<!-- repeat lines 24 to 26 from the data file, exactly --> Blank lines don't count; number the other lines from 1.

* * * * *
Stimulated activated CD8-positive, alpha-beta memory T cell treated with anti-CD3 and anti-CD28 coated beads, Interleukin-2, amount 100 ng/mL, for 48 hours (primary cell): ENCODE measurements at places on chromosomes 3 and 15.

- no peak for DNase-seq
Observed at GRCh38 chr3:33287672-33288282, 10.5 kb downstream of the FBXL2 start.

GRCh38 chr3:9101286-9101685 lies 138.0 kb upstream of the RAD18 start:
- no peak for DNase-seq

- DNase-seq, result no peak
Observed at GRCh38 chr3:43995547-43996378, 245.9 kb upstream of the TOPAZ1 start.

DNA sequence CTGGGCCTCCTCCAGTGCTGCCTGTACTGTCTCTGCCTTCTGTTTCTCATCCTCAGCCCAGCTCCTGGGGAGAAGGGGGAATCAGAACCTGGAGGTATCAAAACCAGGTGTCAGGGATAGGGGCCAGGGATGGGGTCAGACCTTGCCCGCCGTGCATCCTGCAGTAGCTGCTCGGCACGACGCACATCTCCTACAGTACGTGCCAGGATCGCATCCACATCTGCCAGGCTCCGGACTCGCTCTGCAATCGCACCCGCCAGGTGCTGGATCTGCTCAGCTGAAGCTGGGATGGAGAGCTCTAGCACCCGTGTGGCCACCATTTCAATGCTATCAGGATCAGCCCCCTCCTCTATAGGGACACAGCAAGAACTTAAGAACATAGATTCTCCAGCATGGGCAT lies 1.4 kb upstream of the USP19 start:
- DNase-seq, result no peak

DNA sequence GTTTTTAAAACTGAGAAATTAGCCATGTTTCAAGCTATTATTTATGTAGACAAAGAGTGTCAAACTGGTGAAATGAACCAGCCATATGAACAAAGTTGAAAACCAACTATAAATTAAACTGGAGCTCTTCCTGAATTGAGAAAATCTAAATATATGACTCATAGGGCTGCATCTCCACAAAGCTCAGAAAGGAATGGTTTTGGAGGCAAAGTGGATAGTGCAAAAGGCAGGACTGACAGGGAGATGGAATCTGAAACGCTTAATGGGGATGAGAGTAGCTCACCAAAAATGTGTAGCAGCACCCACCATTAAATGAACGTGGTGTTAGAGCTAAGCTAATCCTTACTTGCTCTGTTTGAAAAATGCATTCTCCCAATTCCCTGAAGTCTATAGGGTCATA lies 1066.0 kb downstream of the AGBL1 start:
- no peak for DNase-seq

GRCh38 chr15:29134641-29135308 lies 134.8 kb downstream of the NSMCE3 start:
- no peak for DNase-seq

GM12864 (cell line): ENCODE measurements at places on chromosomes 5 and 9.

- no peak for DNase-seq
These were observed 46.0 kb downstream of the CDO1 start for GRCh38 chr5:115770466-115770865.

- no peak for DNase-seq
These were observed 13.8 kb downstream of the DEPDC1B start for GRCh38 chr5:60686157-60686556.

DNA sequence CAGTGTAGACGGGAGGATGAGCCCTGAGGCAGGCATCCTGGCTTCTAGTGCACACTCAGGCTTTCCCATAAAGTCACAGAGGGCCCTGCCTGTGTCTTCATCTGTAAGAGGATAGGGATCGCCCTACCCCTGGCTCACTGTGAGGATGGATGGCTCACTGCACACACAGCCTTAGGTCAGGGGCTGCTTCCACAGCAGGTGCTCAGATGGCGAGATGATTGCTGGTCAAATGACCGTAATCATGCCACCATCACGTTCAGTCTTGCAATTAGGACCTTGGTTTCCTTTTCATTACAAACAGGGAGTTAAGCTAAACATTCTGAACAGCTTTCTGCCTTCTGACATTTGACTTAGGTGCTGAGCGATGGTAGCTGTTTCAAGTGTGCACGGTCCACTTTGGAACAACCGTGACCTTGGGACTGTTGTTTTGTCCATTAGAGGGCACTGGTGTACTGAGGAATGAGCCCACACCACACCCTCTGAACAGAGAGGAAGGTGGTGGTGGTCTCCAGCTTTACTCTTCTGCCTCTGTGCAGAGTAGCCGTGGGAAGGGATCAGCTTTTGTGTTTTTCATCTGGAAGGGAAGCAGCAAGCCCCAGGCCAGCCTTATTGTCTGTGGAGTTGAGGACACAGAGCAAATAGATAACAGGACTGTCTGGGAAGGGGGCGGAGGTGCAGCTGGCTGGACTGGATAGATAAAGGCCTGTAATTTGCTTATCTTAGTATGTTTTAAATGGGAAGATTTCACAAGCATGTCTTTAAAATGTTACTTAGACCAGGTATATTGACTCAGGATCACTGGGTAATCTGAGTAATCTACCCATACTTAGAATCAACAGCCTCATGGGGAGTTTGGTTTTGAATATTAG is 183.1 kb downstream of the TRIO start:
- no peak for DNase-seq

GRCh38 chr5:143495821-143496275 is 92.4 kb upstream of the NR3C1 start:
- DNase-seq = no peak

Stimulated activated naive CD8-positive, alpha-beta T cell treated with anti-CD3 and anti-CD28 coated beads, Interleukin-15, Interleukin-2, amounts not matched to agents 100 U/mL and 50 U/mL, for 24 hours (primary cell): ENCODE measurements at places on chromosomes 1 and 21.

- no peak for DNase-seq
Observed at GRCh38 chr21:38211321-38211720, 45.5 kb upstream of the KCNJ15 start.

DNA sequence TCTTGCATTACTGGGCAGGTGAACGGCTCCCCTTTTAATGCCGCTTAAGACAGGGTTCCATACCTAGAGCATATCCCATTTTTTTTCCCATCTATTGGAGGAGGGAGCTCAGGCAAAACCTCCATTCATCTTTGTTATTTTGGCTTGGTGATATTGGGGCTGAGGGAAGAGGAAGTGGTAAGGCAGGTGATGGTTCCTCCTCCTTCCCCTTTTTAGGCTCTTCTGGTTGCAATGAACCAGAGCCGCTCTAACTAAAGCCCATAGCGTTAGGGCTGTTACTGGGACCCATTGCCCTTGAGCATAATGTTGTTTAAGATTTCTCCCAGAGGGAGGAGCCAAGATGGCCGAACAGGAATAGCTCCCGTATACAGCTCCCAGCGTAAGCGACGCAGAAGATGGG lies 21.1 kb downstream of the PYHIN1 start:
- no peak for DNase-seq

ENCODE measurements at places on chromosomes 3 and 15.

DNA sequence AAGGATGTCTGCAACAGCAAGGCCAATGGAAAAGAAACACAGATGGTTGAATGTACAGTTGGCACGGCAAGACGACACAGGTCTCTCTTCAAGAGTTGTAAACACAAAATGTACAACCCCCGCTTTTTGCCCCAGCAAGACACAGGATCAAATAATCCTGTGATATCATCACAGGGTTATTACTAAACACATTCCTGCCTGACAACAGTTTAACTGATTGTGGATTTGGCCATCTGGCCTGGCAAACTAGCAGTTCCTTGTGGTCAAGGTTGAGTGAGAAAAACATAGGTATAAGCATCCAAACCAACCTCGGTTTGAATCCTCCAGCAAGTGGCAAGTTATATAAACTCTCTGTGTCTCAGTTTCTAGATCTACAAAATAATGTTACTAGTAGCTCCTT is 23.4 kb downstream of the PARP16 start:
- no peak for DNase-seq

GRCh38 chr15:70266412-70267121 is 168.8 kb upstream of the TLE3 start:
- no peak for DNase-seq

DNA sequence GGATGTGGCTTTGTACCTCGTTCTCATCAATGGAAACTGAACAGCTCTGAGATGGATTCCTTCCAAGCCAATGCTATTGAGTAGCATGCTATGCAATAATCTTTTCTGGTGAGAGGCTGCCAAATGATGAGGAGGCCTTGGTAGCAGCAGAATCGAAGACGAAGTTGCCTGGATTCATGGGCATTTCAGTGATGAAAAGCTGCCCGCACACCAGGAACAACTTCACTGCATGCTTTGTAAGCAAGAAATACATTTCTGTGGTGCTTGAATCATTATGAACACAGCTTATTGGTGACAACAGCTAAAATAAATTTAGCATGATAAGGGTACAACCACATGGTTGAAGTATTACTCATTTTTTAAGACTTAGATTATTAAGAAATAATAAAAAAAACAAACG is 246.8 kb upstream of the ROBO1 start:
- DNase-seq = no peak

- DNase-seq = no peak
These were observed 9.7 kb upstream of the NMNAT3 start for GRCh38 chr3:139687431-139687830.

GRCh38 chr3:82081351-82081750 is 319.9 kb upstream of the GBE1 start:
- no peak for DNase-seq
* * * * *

- no peak for DNase-seq
Observed at GRCh38 chr21:38211321-38211720, 45.5 kb upstream of the KCNJ15 start.

DNA sequence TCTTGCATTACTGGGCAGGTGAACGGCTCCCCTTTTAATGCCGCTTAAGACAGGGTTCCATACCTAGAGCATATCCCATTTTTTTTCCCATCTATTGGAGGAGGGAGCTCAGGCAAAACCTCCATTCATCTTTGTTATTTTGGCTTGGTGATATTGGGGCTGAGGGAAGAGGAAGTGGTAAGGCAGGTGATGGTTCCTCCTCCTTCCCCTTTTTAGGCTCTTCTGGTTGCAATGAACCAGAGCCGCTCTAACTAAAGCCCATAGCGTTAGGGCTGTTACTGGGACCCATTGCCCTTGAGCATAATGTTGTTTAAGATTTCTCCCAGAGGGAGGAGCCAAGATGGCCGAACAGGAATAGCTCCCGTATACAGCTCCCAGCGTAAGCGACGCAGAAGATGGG lies 21.1 kb downstream of the PYHIN1 start: